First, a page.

Organization: Useful for managing healthcare provider networks, credentialing, and facility management.
CareTeam: Useful for care coordination, case management, and tracking patient-specific care activities.
Modeling Service Lines
Organization resource is designed to model how a practice is structured, while the
HealthcareService resource focuses on their function. In the context of digital health, the
HealthcareService resource can be thought of as a "service line" or even a "product offering."
Not all digital health companies will require the use of the
HealthcareService resource. Many practices offer a single service line per division.
However, some practices have providers working on distinct services within the same organization, with certain providers working on multiple services simultaneously. Adding a
HealthcareService resource can help keep track of which providers are assigned to each service (see diagram in next section)
For instance, in the "Acme Provider Group" example, the "Women's Health" group might offer both STD and fertility services, with some providers working on one or both services. To assign a specific service to a given organization, you can use the
HealthcareService.providedBy field. This allows you to accurately represent the various services offered by providers within a large physician group or healthcare organization.
Assigning Providers to Organizations
Practitioner resource in FHIR is used to describe the person who is the healthcare provider. Each provider should have only one
Practitioner resource, which contains their name, demographic information, contact information, and qualifications (refer to our guide on Provider Credentials for more information). This resource is also used as their profile during authentication and authorization
PractitionerRole is used to assign practitioners to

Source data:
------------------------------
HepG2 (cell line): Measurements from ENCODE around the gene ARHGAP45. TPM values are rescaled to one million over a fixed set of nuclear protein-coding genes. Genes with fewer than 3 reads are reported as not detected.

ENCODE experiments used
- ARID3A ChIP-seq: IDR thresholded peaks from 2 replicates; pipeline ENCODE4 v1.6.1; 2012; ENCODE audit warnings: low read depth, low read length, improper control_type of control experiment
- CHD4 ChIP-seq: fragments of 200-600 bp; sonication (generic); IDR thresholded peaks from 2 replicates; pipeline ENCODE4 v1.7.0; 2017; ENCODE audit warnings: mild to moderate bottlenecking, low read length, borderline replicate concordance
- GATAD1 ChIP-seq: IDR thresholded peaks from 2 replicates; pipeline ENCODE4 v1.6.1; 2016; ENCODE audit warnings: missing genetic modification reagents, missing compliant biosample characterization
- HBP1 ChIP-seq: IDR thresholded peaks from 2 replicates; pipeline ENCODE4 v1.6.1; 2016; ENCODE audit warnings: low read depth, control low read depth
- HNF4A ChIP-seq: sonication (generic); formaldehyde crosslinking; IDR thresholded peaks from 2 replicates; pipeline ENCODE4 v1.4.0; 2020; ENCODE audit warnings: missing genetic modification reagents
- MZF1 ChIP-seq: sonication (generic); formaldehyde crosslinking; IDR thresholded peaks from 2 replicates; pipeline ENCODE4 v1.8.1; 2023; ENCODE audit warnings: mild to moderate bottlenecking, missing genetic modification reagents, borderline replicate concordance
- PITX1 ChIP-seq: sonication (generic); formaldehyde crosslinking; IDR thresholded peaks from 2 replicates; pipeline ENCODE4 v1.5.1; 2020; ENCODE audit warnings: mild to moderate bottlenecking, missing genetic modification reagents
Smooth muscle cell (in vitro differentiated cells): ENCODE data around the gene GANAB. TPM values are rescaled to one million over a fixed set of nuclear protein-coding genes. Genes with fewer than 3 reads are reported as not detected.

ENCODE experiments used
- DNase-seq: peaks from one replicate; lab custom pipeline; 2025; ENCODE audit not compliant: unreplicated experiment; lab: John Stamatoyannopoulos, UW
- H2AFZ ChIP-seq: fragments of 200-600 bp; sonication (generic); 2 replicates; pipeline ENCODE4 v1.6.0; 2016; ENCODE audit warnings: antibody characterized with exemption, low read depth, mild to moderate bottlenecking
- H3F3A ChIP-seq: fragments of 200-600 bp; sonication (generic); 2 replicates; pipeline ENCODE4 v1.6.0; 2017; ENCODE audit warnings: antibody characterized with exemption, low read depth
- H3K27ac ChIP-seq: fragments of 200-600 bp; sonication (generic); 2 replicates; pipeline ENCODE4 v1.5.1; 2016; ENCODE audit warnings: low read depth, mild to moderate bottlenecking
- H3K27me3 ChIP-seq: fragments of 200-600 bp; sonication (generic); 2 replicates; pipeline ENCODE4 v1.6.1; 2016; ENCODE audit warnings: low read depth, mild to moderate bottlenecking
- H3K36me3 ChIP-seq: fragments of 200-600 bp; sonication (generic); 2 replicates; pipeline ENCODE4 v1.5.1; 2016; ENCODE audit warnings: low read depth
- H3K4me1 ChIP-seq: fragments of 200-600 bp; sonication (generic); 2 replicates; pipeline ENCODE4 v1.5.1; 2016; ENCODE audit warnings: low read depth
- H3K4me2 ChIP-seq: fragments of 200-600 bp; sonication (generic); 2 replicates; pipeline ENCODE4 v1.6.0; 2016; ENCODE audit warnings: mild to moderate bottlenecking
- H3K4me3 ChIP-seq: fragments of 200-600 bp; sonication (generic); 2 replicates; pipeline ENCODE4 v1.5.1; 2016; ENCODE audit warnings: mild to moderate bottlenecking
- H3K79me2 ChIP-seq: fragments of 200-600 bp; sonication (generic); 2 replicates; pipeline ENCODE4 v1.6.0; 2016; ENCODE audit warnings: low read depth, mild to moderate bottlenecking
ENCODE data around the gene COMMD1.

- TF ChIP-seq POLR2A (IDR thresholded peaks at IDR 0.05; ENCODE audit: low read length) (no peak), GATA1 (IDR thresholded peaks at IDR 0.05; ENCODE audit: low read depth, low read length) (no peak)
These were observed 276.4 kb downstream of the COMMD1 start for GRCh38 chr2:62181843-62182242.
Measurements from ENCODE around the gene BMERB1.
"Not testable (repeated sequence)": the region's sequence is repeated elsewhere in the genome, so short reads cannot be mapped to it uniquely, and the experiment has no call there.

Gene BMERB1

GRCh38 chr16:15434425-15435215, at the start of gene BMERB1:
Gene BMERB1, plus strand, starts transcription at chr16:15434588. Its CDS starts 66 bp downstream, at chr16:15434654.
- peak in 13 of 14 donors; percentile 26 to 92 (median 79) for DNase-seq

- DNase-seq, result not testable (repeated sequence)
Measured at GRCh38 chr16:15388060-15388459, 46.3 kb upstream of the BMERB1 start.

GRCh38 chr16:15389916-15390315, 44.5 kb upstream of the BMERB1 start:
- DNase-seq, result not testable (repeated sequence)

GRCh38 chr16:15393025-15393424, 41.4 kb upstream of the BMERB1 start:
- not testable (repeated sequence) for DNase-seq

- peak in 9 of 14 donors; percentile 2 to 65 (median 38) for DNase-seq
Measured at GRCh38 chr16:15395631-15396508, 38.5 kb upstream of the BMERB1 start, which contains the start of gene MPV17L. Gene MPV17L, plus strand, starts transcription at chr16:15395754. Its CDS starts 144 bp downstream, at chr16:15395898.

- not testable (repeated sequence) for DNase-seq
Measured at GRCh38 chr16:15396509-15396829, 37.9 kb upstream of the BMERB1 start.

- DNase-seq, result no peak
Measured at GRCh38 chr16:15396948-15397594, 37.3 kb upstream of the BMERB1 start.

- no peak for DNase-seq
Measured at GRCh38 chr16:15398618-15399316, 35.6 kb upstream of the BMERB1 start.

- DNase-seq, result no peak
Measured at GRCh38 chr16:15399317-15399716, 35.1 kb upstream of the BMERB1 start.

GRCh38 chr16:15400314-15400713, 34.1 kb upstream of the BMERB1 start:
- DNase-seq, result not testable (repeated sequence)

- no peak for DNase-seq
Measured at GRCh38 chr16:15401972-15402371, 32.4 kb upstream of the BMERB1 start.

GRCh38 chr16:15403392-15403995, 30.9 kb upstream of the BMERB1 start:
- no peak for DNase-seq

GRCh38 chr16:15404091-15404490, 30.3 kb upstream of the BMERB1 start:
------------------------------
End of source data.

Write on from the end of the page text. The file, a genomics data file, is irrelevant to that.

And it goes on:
Each practitioner should have one
PractitionerRole per organization. If a practitioner participates in multiple
PractitionerRoles should be created. Within each
PractitionerRole, it is possible to assign a provider to be to multiple
HealthcareServices to indicate the full scope of work the provider performs.
There are two additional fields that describe how the provider participates in the organization:
PractitionerRole.codedescribes roles which this practitioner may perform as part of the organization, and uses the same value set as
CareTeam.participant.role(Care Team Member Function)
PractitionerRole.specialtycan be used to indicate which specialty a provider is performing at a given organization. For instance, Provider A may act as a Cardiologist at Organization 1, but as an Internal Medicine Doctor at Organization 2. The recommended terminology for this field is the NUCC Health Care Provider Taxonomy
When adding a practitioner to a
CareTeam, it is important to add the
PractitionerRole resource, rather than the
Practitioner resource itself. This approach makes it easier to keep track of in-network and out-of-network providers for billing purposes (see our guide on Modeling Insurance Networks more information on this topic).
HealthcareService resources are the primary building blocks for modeling your practice, and the
PractitionerRole resources allow you to flexibly model your provider group.
While the model described works well for an in-house group or PC, more complicated organizations and coordination with 3rd parties might require more complicated models. Consult the Da Vinci Plan Network Implementation Guide or contact the Medplum team for more information!